If you think you have enough sailing experience to be responsible for a crew, take two other people, the more experienced sailors, the better. [If you don't, yet, then abort the mission. We all want you guys healthy and happy.] Most women would not enjoy what you are about to do [nobody likes being cold, tired, and terrified] , so let your good lady wife help by preparing meals ahead that you can just heat up. Bring her only if she insists on being there to help, and if she's a proven watch stander. Bring medicine against seasickness that you know works, and something extra (like suppositories) to control vomiting if the meds don't work. Understand that if any crew is seasick, you're going to have to abort and get them to land, you have a "duty of care" for them.

Accept that you may lose your job over this, because boats sometimes cannot make much progress in bad weather, and you could still be at sea when your time is up. I'm sorry to say, I really can't guarantee that if you left when you say and went straight through you can make it in time. It's a long way to go when you don't really know what to expect in the way of average days' runs, and all the human errors possible. It is partly about selecting departure weather, and having some navigation and piloting skills. I've met some beginning sailors who were thrilled to have done their first overnight sail, what you're going to have to do is do it like a delivery, and it will NOT be fun, it will be the nightmare part of the dream. Leave in gentle weather, to help your bodies get used to being at sea.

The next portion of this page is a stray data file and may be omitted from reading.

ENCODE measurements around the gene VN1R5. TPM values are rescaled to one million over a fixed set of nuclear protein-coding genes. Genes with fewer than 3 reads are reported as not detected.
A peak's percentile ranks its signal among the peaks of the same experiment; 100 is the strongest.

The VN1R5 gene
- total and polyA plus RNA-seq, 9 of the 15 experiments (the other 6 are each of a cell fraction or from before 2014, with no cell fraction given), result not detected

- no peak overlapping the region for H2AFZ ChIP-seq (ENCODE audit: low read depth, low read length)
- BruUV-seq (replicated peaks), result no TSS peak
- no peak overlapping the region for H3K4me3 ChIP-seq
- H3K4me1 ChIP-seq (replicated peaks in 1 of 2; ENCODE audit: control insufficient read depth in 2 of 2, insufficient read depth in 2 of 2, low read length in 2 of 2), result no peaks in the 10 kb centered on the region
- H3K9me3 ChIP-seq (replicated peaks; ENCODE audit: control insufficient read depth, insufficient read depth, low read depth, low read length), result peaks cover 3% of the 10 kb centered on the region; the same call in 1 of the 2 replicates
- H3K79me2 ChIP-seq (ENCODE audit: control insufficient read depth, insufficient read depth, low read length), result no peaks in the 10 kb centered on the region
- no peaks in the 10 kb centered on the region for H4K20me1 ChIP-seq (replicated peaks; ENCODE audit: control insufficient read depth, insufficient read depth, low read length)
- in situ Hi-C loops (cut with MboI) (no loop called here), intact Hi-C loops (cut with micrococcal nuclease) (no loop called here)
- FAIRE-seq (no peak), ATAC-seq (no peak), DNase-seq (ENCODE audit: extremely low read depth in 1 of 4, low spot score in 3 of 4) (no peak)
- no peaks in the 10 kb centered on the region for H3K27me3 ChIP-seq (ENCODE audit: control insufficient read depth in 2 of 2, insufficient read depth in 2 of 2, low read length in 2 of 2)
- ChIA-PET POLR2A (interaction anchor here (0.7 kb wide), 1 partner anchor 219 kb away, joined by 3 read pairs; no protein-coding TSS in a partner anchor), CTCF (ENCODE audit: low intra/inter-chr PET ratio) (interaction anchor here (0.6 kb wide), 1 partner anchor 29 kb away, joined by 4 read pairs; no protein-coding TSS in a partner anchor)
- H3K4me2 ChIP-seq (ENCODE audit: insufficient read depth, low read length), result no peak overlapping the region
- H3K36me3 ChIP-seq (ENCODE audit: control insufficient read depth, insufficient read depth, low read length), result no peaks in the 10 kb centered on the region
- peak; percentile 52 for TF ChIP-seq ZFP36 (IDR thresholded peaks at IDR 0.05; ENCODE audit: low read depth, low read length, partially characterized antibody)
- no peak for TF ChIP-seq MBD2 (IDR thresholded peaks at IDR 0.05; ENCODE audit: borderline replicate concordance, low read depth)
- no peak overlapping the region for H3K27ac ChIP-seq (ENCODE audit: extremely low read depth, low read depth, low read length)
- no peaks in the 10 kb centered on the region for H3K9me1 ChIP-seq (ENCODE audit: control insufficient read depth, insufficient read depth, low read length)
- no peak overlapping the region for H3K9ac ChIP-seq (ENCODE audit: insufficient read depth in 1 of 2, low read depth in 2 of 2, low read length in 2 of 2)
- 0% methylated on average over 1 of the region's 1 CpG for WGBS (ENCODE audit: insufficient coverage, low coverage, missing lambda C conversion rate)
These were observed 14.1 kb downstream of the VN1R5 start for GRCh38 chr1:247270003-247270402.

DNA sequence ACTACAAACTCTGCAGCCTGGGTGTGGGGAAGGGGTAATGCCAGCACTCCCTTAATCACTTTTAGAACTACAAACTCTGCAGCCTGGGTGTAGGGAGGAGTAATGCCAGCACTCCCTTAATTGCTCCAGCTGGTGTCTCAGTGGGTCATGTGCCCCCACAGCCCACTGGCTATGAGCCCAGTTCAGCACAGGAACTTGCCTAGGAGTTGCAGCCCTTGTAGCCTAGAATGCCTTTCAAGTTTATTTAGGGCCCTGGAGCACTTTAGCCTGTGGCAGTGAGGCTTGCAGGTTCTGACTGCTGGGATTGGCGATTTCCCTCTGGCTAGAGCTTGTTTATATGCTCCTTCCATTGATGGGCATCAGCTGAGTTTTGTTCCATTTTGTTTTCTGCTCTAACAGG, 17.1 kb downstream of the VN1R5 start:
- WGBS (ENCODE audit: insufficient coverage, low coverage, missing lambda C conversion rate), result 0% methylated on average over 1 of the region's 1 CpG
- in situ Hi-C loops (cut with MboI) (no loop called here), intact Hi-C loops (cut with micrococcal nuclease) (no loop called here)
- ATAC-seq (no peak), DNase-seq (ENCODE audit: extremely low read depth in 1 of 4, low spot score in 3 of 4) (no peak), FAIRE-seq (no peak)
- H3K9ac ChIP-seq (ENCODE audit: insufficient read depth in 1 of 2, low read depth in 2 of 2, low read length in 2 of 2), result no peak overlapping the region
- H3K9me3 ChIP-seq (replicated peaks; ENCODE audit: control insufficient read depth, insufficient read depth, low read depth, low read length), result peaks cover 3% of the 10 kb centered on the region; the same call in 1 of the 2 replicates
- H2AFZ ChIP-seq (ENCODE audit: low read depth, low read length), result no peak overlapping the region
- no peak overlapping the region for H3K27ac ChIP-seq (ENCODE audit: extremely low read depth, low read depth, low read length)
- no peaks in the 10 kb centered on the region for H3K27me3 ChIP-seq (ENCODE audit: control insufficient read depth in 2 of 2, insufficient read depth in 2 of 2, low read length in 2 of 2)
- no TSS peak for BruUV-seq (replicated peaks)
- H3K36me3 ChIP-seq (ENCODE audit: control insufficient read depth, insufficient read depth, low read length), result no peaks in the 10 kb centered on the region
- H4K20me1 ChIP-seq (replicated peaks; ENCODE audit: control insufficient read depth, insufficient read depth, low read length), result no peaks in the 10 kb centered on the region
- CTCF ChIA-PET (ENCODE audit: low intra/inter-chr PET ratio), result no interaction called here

Good luck with it, man.

Who scorns the calm has forgotten the storm.
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Old 15-09-2019, 15:47   #20
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Re: Second Attempt

Morehead to Charleston is a nice overnighter, and Charleston to Brunswick should be another, if the winds hold - otherwise it becomes a double-nighter to St Augustine (IME). The ICW through S. Carolina and Georgia has a reputation for being challenging and the reality is you'll make better time on the outside. Most of the entrances to the ICW along that path are fairly long, and generally daytime only; some of them are local-knowledge only. Sticking close to shore does not make sense, just watch the weather and choose a good window. You can, and will probably need to, stay closer to shore along the Florida coast. Down to about Jupiter you can be 10-20 NM off the coast without getting into stream IIRC, but I think it gets much closer south of that. I'm not sure about the mast height limits or min depths of the Okeechobee, but that should knock a couple days of sailing off the trip.